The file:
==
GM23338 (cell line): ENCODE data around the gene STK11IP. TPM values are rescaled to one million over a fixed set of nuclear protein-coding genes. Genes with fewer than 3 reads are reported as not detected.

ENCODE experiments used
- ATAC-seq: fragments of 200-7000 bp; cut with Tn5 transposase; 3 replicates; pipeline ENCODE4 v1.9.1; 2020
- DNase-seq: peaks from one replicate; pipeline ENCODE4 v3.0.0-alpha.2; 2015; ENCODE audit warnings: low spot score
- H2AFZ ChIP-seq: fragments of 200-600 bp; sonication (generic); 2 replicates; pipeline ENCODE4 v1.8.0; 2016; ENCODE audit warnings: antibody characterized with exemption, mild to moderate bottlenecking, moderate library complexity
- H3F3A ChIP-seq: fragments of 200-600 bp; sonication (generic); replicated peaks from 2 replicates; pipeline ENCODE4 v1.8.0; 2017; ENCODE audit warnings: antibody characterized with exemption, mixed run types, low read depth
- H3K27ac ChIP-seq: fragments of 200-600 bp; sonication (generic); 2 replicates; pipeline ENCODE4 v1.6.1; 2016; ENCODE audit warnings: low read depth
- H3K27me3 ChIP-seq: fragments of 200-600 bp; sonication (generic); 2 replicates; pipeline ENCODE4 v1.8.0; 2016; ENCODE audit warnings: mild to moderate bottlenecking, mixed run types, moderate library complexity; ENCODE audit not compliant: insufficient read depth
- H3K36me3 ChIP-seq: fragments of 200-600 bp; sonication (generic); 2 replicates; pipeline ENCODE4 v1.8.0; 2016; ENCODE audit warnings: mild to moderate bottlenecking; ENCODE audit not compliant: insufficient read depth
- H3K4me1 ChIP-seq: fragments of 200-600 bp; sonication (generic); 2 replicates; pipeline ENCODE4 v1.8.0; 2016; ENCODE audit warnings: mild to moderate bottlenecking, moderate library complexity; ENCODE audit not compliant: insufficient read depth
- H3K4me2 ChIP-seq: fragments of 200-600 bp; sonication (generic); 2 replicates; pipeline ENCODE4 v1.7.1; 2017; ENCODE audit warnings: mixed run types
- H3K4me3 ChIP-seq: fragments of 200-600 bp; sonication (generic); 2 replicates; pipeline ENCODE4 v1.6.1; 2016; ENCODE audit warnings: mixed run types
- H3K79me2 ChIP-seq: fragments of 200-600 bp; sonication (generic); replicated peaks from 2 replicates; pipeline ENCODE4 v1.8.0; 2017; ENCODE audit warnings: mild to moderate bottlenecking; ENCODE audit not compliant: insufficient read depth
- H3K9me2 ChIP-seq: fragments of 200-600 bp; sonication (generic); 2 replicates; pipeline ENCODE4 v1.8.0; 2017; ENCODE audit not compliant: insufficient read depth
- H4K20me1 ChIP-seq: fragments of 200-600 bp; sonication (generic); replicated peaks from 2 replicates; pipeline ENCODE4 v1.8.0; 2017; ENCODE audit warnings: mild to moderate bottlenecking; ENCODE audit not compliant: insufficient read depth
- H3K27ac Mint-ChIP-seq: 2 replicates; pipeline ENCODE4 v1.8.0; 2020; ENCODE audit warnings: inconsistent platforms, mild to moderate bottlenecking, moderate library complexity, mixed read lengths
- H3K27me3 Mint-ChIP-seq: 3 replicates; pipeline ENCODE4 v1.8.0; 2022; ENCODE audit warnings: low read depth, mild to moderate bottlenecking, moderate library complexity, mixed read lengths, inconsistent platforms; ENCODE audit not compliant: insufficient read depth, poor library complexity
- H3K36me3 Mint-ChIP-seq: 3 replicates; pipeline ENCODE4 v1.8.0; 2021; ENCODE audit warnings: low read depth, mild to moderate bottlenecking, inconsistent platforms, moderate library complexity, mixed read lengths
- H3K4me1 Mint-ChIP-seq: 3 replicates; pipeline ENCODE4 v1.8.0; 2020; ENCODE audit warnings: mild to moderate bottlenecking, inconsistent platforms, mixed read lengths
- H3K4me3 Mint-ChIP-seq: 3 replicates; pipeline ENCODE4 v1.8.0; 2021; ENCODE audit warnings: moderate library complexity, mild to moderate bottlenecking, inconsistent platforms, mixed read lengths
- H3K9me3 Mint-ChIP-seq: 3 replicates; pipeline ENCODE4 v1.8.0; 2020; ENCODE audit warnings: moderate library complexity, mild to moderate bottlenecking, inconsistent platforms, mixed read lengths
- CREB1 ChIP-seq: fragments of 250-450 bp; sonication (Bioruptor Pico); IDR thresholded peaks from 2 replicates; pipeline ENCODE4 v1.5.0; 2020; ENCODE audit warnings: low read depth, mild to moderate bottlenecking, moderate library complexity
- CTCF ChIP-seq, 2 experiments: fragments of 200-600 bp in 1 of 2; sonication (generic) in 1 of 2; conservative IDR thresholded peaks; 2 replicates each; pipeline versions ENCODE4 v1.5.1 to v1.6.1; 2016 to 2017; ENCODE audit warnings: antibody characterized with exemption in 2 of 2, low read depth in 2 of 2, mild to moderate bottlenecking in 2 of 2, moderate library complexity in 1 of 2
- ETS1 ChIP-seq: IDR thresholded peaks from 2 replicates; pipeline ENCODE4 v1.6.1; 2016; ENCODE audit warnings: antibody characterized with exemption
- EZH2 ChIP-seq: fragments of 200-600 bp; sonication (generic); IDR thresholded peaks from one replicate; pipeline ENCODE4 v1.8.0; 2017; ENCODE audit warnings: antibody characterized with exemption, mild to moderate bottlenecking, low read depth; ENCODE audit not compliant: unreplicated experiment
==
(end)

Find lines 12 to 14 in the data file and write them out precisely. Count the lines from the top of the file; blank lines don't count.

- H3K4me3 ChIP-seq: fragments of 200-600 bp; sonication (generic); 2 replicates; pipeline ENCODE4 v1.6.1; 2016; ENCODE audit warnings: mixed run types
- H3K79me2 ChIP-seq: fragments of 200-600 bp; sonication (generic); replicated peaks from 2 replicates; pipeline ENCODE4 v1.8.0; 2017; ENCODE audit warnings: mild to moderate bottlenecking; ENCODE audit not compliant: insufficient read depth
- H3K9me2 ChIP-seq: fragments of 200-600 bp; sonication (generic); 2 replicates; pipeline ENCODE4 v1.8.0; 2017; ENCODE audit not compliant: insufficient read depth